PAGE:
I enrolled at the Australian National University in an arts degree with majors in history and politics, and kept working in the public service part time. I handed in my first assignment late. Modern European history. I didn't start it until it was overdue; I was that frozen. I spent heaps of time in my first year just obsessing about how no one could be interested in what I had to say. Impostor syndrome: that was me. Just scared the whole time that someone was going to tap me on the shoulder and say: "You, get out, you don't belong here, you're not good enough to get a degree." I talked to my branch head about this, and he laughed and said: "Everybody feels that way, even the secretaries." His tip was to imagine everyone naked and that really worked for me. I've really learned what a difference you can make to someone's life because of the difference my branch head made in mine.

About six months before I graduated, I started applying for policy jobs at the APS4 level, and after a few goes I got one. My branch head gave me a great reference. That was two years ago. I landed in a team working on a big project that was high profile and very busy, and believe it or not my old branch head was then transferred to my new branch. That was actually really hard, because the pressure to carry out EA-type work was intense at first. I was finding the policy work really daunting and I didn't have the skills to say "no" to my branch head. He had been really good to me. So, for a while, I kind of slipped back into being an EA. It was easier than being bad at policy all day.

Then, one day, I just crossed a line when I was asked to organise travel for an EL1 in the branch and I thought "no more". I was really passive aggressive about it, but people got the hint. As my policy skills improved, I started to feel like I could add value, and I started to say no to my branch head in a much better way. It was more about reminding him where I wanted to be in the longer term, and me staying calm, and also coming from a place of believing that it was OK to say no. Training myself out of my bad habits and learning to say no in a good way took a while, but I hung in there. I think that's a real strength of mine: I can really look at myself and see where I need to change.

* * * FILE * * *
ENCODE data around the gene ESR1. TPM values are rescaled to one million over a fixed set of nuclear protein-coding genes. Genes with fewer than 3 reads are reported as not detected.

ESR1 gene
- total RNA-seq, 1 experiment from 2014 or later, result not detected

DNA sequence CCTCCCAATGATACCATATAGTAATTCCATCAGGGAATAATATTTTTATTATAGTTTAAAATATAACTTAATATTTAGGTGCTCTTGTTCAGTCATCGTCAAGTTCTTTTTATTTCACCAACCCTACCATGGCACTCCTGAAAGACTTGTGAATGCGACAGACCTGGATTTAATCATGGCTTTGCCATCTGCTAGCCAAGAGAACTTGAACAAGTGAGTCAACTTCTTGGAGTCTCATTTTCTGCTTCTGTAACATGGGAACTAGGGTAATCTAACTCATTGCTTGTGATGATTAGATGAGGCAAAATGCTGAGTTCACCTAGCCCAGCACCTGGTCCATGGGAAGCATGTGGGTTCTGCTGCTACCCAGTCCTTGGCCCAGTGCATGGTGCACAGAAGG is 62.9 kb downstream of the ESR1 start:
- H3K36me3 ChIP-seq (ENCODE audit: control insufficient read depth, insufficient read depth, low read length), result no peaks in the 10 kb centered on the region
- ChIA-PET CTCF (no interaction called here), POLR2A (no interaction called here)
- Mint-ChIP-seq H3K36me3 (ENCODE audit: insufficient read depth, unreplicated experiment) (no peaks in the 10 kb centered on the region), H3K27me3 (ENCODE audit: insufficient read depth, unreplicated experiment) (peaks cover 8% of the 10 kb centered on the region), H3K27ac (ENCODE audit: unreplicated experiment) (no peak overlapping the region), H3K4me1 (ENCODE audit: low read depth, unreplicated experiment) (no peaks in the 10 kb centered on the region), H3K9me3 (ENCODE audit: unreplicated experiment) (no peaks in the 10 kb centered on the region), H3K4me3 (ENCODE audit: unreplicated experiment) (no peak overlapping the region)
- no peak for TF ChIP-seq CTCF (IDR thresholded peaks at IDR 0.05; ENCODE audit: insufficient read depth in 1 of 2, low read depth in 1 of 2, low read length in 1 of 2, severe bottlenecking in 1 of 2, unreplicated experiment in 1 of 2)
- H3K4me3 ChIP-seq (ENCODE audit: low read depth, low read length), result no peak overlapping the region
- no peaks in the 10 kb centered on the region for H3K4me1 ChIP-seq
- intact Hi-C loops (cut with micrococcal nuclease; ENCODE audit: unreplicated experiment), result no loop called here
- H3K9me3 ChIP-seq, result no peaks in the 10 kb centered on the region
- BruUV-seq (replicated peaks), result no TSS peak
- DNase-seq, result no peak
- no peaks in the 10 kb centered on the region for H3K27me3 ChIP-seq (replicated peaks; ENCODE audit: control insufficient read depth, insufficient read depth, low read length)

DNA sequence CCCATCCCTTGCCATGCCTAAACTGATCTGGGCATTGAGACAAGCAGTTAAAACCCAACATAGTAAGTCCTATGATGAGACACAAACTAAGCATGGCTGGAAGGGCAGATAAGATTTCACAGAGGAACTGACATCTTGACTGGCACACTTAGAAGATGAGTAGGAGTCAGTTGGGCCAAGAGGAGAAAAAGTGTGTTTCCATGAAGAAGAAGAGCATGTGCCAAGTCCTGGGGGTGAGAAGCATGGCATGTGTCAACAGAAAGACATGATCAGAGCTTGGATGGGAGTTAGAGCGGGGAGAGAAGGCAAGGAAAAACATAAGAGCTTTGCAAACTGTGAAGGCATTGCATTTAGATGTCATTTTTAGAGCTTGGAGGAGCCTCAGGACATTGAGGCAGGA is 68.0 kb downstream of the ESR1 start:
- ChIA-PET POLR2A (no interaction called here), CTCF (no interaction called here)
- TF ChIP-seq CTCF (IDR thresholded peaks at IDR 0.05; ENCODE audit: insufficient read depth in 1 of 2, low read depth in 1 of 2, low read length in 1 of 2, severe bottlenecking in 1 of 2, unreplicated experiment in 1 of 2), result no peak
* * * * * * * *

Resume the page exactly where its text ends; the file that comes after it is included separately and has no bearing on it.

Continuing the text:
I'm better at saying no these days. People don't mind if you're straight with them. They mind if you're passive aggressive or get upset or are expecting them to read your mind. People like to hear a reason, and I know now to speak up much more about what's going on for me. In the past, I would have thought it was obvious and they didn't care.

I love policy. It really gives me a sense of making a difference. At the end of last year, I applied for a promotion to APS5. I had acted up a bit in the last year so I knew I was ready. I'm reliable, I get things done and I have a practical outlook. I'm low maintenance, too. I'm not showy and I'm a good listener. I've now been in the team the longest and my branch head calls me the backbone of the team. I know where everything is and have more corporate memory than anyone.

A few days ago, I was offered an APS5 policy role in my current team. I'm stoked. So's my mum. I know my dad would be really proud. It took a bit of doing, and a lot of faith, but I'm now in a place I could only dream of five years ago.

* Not her real name.

Jacqueline Jago is a certified executive coach and the principal of Bloom Coaching & Consulting. This article is the first in a series of occasional interviews, in which public servants give their thoughts on leadership.